Smoky Eggplant Spread with Grilled Anchovies
Nothing imparts Greek summer more than the smokey aroma of eggplants and fish on the grill. This wonderful dish is a contemporary classic in Greek cuisine. To find the Greek olive oil and Greek balsamic needed in this recipe, please visit my Amazon store.
- 4 large eggplants
- 1/2 – 1 cup extra virgin Greek olive oil
- Salt to taste
- Pinch of sugar
- 2 teaspoons mashed garlic, optional
- ½ cup finely chopped parsley
- 1 – 2 tablespoons balsamic vinegar, optional and to taste
- 1 pound / ½ kilo fresh anchovies, heads on, gutted*
- ½ cup olive oil
- Salt and pepper to taste
- Light the grill.
- Grill the eggplants whole over medium flame on the barbecue. Turn so that they char and soften all around. They will need between 15 and 30 minutes to grill, soften and cook through, depending on how large and firm they are. When the eggplants are done, remove with tongs to a large stainless steel bowl and seal either with plastic wrap, aluminum foil or a close-fitting lid. Let the eggplants cool inside the bowl until you can handle them.
- Place ½ cup olive oil inside a large mixing bowl. Remove the eggplants one at a time from their bowl and transfer to a cutting board. Score down the middle lengthwise to open into two halves, like a butterfly. Score the flesh with a paring knife and remove it with a tablespoon, scraping as much out as possible. Place the warm eggplant flesh directly in the olive oil and pick out any pieces of charred skin that may fall in. Continue with remaining eggplants.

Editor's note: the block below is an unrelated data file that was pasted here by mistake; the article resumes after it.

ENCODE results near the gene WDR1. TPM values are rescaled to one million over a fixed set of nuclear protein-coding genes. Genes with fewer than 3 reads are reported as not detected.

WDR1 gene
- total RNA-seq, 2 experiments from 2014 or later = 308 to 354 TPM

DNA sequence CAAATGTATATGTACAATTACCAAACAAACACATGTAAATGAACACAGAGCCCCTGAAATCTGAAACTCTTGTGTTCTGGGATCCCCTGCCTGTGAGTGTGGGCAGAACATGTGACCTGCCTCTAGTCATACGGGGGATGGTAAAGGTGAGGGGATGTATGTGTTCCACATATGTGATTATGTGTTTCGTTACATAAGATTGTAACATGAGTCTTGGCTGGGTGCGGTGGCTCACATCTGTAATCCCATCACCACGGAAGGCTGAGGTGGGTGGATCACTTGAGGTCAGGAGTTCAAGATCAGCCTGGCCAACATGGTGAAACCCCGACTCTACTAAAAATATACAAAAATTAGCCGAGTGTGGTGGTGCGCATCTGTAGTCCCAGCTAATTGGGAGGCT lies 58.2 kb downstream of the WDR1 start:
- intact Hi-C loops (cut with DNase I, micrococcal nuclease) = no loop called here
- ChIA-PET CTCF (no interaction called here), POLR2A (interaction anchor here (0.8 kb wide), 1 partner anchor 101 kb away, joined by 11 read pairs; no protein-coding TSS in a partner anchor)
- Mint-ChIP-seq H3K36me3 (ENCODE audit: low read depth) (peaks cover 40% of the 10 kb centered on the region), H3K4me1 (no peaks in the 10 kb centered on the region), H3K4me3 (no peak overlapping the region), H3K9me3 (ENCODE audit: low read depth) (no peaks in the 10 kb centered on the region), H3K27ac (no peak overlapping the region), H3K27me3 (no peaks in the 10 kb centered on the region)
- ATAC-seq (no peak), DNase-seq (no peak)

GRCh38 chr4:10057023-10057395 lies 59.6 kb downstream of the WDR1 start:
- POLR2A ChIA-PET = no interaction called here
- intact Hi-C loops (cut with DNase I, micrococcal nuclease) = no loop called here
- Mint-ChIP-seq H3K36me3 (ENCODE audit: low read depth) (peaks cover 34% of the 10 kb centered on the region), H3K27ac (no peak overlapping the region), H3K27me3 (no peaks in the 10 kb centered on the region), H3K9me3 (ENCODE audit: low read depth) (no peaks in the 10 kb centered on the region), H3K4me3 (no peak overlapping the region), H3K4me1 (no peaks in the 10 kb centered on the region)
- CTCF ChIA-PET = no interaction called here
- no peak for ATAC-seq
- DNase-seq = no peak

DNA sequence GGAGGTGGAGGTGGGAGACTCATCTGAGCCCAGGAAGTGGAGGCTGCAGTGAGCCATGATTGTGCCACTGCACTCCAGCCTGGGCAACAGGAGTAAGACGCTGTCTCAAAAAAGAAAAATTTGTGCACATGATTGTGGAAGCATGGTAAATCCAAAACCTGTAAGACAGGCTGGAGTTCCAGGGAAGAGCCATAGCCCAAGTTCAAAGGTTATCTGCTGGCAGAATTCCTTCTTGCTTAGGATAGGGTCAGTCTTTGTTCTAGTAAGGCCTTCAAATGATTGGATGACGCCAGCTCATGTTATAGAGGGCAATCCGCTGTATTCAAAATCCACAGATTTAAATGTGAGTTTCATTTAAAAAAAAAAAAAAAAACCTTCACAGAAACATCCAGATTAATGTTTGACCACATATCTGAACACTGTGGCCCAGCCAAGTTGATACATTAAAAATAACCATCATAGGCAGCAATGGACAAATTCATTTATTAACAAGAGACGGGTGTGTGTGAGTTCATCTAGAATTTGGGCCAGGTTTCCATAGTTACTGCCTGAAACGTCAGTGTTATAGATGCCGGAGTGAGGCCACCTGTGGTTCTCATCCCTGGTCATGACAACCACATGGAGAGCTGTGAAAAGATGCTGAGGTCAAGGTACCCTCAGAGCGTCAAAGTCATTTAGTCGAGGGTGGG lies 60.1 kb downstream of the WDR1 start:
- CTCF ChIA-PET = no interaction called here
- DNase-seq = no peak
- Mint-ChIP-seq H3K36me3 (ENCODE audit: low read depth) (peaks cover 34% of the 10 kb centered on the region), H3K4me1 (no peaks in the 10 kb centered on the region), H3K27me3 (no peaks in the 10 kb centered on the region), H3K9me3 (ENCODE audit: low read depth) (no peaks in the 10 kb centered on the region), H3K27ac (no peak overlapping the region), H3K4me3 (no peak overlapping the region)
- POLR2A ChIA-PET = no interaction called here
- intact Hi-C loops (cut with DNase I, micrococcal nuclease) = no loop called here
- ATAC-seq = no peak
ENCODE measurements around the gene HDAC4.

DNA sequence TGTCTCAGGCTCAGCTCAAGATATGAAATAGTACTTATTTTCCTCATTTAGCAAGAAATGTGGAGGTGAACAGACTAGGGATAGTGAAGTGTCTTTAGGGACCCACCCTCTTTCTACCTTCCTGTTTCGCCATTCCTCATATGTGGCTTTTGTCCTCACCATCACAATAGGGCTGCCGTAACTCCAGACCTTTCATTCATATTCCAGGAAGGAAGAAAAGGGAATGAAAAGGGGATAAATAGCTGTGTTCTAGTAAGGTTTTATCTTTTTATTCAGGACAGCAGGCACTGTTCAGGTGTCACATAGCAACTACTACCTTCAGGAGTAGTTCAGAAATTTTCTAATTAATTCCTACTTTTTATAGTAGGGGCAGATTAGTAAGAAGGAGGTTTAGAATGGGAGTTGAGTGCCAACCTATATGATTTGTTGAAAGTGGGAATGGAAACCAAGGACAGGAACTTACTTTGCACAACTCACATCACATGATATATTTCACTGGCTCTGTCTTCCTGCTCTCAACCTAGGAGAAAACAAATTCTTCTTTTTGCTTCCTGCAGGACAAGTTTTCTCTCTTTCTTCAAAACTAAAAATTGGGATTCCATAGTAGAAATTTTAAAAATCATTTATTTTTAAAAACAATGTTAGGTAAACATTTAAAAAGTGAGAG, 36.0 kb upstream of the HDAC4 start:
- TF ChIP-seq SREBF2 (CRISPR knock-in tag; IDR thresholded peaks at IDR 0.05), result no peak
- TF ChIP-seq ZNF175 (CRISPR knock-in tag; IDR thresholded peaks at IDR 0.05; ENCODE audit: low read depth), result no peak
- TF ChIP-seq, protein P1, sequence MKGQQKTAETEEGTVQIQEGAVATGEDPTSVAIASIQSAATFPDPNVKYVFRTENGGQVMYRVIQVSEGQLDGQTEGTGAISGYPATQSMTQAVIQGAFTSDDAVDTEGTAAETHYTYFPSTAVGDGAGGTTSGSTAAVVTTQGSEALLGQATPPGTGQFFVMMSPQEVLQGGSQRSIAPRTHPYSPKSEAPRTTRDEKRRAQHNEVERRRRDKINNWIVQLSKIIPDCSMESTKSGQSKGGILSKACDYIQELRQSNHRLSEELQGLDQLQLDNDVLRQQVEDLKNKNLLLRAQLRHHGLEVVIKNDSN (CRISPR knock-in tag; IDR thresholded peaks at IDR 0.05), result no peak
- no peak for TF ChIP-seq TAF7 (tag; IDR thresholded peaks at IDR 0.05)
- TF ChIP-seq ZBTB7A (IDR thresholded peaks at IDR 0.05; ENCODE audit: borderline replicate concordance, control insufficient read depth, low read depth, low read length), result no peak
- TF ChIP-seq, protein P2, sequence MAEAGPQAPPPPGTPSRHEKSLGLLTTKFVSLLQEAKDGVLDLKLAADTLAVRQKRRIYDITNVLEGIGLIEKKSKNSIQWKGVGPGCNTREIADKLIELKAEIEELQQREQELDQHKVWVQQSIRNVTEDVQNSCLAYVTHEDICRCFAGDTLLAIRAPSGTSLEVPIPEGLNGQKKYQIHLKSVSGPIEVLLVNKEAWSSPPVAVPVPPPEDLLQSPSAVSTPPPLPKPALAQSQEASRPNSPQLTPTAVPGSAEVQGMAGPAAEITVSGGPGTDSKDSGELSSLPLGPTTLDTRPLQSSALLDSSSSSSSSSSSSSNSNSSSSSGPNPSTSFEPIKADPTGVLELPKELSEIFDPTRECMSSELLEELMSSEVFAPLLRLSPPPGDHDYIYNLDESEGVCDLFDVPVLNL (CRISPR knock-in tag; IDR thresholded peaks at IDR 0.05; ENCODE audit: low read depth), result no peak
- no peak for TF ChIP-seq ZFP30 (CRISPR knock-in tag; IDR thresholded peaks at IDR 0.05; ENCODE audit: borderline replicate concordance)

- Season to taste with salt and a pinch of sugar. Stir the eggplant pulp and olive oil together, adding more olive oil, if needed, to make a smooth and somewhat velvety but chunky mash. Season with garlic and/or balsamic if desired, and stir in the parsley. Set aside.
- Toss the cleaned anchovies with olive oil, salt and pepper and grill lightly, turning once. They should take just a few minutes to cook through.
- To clean anchovies: With a sharp paring knife pull off the head and connected guts. The best way to do this is to gently tug at the head from the top (spine) side down toward the belly of the little fish. The innards will come off all together. Hold the fish under running water and use your index finger to scoop out any remaining viscera. Drain the fish in a colander.
Greek Food - Greek Cooking - Greek Recipes by Diane Kochilas //www.dianekochilas.com/